Friday, July 31, 2009

Why I'll miss Fortnum & Mason Magazine

About a year ago, I discovered that London's famous Fortnum & Mason department store had just launched its own magazine. As a fan of a) London b) F&M and c) magazines, I soon subscribed. Every single issue has included articles on tea, so while I was delighted when the Summer 2009 issue arrived, I was quite sad to learn this is the last issue. I'm sure it was a purely economic decision just like so many other companies have had to make, but oh, I am going to miss this thrice-yearly arrival in my mailbox!

As a little girl, I was often told by my mother that I had "champagne taste and a beer pocketbook." Well, champagne taste was certainly what this magazine was all about! Why else would I open this new issue and immediately be lusting for a pair of F&M Hunter Boots in their signature blue-green "eau de nil" ("water of the Nile") color? (They'd be about $124, and where would I even wear them if I had them? To water the houseplants?)

Eau de nil is also featured on this Fortnum and Mason wedding cake, and isn't it lovely! If I were a British bride, I would want this very cake!

Eau de nil is the color of this tray in one of the food articles, which includes a feature on "Summer Ices" and a recipe for Green Tea with Earl Grey summer sorbet. I'd like to try it, but first I have to figure out what "liquid glucose" is (and it's not quite the same as our corn syrup, apparently).

Sugar is also the subject of this artwork next to a "books" column. Clever!

But of course it's the tea features I have enjoyed most, such as this article on British teacups and "biscuits" which features the "Royal Doulton 100 Years of Royal Albert Collection" of teacups and saucers.

The magazine also notes that a special exhibit of Herend porcelain was recently held at the store, including an exhibition of 301 handpainted teapots created just for F&M by Herend -- one for each year of the 301-year-old store's life!

I have very fond memories of taking tea in the St. James Restaurant, and it turns out the bone china used in the restaurant is now available for purchase -- for those with champagne taste *and* pocketbooks!

Can you see why I'm going to miss this magazine?

Thursday, July 30, 2009

Signs of summer's end

In my town, school starts a week from tomorrow, and that is surely one of the signs that summer is slipping away. Another? I'm sipping what is probably going to be my last box of powdered tea drink mixes for the year, because those hot-hot-hot days seem to be behind us and I won't be drinking as much iced tea. This Arizona Pomegranate Green Tea, which is sweetened with Splenda, was a new one for me. I like the bottled Arizona teas I've tried, and I liked this drink mix as well. Not surprisingly, it has a very tart and fruity taste, which I enjoy as an occasional treat.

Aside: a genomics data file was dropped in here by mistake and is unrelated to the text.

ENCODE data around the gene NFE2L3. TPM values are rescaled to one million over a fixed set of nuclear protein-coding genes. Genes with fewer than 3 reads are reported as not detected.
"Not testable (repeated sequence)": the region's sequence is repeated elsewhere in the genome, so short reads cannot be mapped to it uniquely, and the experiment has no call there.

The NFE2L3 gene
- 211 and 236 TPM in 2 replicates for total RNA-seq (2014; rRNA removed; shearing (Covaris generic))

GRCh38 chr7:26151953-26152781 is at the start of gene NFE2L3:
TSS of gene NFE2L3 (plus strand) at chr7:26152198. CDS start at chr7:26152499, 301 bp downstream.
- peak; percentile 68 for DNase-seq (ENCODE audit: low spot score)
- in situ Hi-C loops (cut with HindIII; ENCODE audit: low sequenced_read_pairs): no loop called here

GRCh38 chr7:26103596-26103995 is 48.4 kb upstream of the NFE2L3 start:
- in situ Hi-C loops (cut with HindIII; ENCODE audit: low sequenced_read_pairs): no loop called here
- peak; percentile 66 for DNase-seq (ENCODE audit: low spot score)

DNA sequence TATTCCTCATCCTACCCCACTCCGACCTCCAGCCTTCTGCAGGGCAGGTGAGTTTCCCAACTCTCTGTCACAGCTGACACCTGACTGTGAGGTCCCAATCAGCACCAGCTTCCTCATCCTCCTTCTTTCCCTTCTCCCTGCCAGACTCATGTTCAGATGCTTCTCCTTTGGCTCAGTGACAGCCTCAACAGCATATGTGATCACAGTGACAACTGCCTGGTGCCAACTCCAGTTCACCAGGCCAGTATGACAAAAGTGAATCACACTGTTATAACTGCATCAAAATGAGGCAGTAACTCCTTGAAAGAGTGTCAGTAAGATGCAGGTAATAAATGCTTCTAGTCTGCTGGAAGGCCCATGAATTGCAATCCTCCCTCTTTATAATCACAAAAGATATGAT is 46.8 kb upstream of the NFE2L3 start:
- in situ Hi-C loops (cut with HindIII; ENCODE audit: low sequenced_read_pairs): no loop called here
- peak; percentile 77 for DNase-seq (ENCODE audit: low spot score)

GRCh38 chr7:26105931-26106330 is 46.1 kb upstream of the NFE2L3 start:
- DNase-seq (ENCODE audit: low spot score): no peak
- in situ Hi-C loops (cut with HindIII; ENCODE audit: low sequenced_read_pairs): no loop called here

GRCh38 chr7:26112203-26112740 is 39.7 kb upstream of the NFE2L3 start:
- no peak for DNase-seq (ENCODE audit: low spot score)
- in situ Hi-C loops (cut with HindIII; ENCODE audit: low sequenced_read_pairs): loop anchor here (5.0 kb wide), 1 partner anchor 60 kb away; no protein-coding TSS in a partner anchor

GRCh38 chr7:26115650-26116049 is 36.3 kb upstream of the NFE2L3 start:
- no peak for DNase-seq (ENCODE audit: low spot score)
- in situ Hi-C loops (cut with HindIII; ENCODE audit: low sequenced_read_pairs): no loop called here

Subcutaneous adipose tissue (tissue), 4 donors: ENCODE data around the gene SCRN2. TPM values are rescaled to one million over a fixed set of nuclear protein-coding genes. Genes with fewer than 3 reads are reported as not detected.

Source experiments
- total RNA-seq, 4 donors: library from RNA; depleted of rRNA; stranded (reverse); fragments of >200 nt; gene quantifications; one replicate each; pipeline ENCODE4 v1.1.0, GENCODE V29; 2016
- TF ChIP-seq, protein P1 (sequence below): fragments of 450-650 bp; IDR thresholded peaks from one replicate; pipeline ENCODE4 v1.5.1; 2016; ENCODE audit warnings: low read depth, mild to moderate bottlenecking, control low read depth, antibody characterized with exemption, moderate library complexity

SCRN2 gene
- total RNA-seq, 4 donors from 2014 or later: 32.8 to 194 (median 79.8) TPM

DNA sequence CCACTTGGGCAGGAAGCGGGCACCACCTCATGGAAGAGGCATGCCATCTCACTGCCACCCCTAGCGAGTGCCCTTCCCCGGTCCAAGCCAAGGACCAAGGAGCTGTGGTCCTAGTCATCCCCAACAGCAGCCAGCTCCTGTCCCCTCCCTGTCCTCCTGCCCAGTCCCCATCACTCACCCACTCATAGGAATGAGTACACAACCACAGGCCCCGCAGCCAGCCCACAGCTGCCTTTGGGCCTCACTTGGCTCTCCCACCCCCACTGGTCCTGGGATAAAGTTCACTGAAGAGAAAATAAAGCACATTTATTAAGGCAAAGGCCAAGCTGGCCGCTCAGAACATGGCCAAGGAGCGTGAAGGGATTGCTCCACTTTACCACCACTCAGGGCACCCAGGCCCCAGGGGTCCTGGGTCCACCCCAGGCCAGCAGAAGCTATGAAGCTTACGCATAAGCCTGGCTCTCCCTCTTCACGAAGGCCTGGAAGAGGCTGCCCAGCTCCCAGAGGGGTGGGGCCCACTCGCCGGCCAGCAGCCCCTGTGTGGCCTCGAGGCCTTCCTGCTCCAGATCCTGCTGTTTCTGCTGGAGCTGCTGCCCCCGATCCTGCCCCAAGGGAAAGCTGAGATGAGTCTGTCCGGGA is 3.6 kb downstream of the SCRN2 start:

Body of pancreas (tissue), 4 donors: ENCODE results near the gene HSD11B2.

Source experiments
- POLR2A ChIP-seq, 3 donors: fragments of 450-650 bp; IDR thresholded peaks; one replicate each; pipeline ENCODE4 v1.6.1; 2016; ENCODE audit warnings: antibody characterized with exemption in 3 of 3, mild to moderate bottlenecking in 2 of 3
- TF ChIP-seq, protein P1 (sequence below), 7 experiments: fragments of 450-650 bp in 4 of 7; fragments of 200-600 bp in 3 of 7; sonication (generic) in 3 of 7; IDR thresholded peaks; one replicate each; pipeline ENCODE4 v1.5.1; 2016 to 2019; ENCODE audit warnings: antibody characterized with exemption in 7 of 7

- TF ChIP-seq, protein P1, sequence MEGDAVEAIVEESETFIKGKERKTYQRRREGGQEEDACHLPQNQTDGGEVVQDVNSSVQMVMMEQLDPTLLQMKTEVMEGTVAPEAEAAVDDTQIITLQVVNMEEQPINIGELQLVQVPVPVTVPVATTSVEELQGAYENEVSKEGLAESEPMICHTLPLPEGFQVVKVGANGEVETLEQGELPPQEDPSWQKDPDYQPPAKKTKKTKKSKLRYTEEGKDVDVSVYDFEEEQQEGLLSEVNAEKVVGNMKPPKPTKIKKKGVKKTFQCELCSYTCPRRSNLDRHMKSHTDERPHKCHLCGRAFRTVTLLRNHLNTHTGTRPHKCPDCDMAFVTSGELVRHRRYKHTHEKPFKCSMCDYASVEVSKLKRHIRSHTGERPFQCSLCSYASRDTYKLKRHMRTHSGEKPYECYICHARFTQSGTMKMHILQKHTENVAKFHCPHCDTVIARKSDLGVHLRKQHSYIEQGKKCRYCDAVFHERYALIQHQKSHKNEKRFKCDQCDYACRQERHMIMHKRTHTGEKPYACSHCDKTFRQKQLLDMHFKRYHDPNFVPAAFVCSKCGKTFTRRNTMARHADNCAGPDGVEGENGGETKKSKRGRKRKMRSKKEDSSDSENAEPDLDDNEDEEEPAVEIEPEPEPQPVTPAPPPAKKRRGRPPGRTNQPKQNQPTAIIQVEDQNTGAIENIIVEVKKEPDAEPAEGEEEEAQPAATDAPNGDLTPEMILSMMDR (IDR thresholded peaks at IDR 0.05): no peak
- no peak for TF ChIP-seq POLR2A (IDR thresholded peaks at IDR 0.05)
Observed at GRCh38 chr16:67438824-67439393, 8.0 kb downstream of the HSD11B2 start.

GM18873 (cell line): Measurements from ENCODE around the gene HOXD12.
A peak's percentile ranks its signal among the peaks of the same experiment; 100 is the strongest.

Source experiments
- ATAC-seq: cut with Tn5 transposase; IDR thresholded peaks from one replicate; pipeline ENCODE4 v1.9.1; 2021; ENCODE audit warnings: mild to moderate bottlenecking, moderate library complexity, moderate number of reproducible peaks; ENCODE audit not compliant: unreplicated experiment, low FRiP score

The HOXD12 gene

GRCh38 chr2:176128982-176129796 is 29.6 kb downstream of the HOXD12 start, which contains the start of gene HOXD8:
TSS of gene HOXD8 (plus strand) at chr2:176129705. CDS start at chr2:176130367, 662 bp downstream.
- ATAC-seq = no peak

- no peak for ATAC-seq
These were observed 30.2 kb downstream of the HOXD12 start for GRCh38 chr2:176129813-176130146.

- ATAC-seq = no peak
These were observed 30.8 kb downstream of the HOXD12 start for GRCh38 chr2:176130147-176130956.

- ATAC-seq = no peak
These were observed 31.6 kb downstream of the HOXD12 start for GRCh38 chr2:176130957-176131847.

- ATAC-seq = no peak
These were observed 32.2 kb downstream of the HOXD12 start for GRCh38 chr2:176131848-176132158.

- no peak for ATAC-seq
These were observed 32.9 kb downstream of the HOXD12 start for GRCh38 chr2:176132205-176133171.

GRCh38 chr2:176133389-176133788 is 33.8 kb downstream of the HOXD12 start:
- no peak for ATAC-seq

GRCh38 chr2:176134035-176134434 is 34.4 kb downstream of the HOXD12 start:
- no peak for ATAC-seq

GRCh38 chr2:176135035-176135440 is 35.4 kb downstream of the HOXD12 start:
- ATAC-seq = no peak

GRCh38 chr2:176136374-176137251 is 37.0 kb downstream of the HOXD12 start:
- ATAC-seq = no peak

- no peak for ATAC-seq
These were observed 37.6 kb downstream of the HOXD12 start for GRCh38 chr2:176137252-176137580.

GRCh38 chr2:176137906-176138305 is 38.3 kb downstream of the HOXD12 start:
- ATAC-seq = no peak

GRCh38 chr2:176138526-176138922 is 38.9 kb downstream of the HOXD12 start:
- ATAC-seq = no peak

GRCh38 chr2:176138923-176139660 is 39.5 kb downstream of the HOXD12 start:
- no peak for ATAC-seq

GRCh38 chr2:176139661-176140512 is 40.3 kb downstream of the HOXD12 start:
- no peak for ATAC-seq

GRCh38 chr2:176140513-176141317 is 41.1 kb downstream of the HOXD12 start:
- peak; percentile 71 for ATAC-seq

Another sign that summer is advancing? My husband's tomatoes are at long last turning red!

This is a huge deal at our house, where he has been tending these tomatoes for months now. He actually broke down and bought some at the grocery store the other day, but I am going to wait and have a tomato sandwich with the ones he grew as a fitting tribute to the end of summer!

Wednesday, July 29, 2009

A vintage "tea library" -- at a great price!

Today is one of the happiest days of the year for me. It's the day *after* our magazine's annual newcomers' guide goes to press, and I am one relieved gal. That mag is our largest publication of the year, and we somehow manage to produce it in between two regular issues of the magazine. Today, I am at home recovering, catching up on tea blogs (what wonderful things have I missed?), reading and otherwise chilling. Among the books I'm reading will be numerous tea books from the 1800s and early 1900s. You see, last week on eBay I ordered 40 vintage tea books from England for just $10.95. They arrived Monday, and I couldn't be more pleased. There are titles like "The Ceylon Tea-Makers' Hand-book" by George Thornton Pett from 1899. Not bad for 27 cents, eh?

Or how about this one, Okakura Kakuzo's "The Book of Tea," from 1919. I've always meant to read that but never got around to buying one of the modern editions. I'm so glad I waited and found this vintage one!

"Tea: From Grower to Consumer" by A. Ibbetson (1912) is part of the "Common Commodities and Industries" series. It's a book I had never heard of, but it certainly has some wonderful information about how tea is produced.

And while my inner tea geek is indeed interested in reading "Tea Cultivation" by Lieut. Col. Edward Money (1883), you have to be at least a little amused that this book could be sending a certain message on the cover: Tea cultivation = Money!

Lots of tea books and articles I've read have referred to Robert Fortune's famous books on tea, but I never dreamed I'd be able to own one, such as this 1852 tome, "Journey to the Tea Countries of China."

OK, so you know there's a catch, don't you? My books are on a CD titled "The Story of Tea," compiled by the eBay seller surrey_trader, who has a real fondness for old books, which he shares in PDF format. With the exchange rate it was $10.95, including shipping, which I thought was a great buy for so much tea information. I like the fact these "40 books" take up so little space, although if I could get the real things for 27 cents each, I'd certainly *make* room. And now, since I have the day off, I'll be reading about tea!

Tuesday, July 28, 2009

Breaking news: Nancy Lindemeyer has a blog!

Those of you who share my passion for all things written by Victoria magazine founder Nancy Lindemeyer will want to check out her new blog:

She will, of course, be added to my "Blogroll" within moments! This is great news!

Some delightful new artwork

Blog friend Gerri recently told me about some new tea-themed artwork she'd seen, and I was prompted to look for some similar new artwork for myself!